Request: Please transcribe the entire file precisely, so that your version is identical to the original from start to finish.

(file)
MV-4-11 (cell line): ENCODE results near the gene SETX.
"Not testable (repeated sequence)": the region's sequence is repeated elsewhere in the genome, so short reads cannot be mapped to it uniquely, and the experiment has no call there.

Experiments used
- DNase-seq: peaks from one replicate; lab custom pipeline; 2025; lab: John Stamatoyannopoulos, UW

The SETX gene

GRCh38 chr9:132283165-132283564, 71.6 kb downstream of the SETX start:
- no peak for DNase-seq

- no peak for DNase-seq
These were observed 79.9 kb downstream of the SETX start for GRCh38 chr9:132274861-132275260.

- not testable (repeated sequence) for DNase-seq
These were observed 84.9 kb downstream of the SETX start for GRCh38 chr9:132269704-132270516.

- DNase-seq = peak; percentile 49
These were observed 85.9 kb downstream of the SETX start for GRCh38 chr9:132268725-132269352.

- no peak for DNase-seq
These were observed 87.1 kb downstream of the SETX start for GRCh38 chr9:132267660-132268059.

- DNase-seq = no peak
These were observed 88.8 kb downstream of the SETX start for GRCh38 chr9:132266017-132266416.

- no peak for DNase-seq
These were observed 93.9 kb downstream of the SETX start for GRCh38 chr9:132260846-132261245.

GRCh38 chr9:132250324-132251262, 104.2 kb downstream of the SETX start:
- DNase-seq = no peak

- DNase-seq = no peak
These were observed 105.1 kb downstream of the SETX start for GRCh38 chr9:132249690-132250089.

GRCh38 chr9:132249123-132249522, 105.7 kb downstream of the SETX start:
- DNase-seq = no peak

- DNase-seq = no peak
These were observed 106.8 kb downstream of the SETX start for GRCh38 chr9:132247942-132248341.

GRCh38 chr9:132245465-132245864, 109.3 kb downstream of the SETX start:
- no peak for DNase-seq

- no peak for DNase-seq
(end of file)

MV-4-11 (cell line): ENCODE results near the gene SETX.
"Not testable (repeated sequence)": the region's sequence is repeated elsewhere in the genome, so short reads cannot be mapped to it uniquely, and the experiment has no call there.

Experiments used
- DNase-seq: peaks from one replicate; lab custom pipeline; 2025; lab: John Stamatoyannopoulos, UW

The SETX gene

GRCh38 chr9:132283165-132283564, 71.6 kb downstream of the SETX start:
- no peak for DNase-seq

- no peak for DNase-seq
These were observed 79.9 kb downstream of the SETX start for GRCh38 chr9:132274861-132275260.

- not testable (repeated sequence) for DNase-seq
These were observed 84.9 kb downstream of the SETX start for GRCh38 chr9:132269704-132270516.

- DNase-seq = peak; percentile 49
These were observed 85.9 kb downstream of the SETX start for GRCh38 chr9:132268725-132269352.

- no peak for DNase-seq
These were observed 87.1 kb downstream of the SETX start for GRCh38 chr9:132267660-132268059.

- DNase-seq = no peak
These were observed 88.8 kb downstream of the SETX start for GRCh38 chr9:132266017-132266416.

- no peak for DNase-seq
These were observed 93.9 kb downstream of the SETX start for GRCh38 chr9:132260846-132261245.

GRCh38 chr9:132250324-132251262, 104.2 kb downstream of the SETX start:
- DNase-seq = no peak

- DNase-seq = no peak
These were observed 105.1 kb downstream of the SETX start for GRCh38 chr9:132249690-132250089.

GRCh38 chr9:132249123-132249522, 105.7 kb downstream of the SETX start:
- DNase-seq = no peak

- DNase-seq = no peak
These were observed 106.8 kb downstream of the SETX start for GRCh38 chr9:132247942-132248341.

GRCh38 chr9:132245465-132245864, 109.3 kb downstream of the SETX start:
- no peak for DNase-seq

- no peak for DNase-seq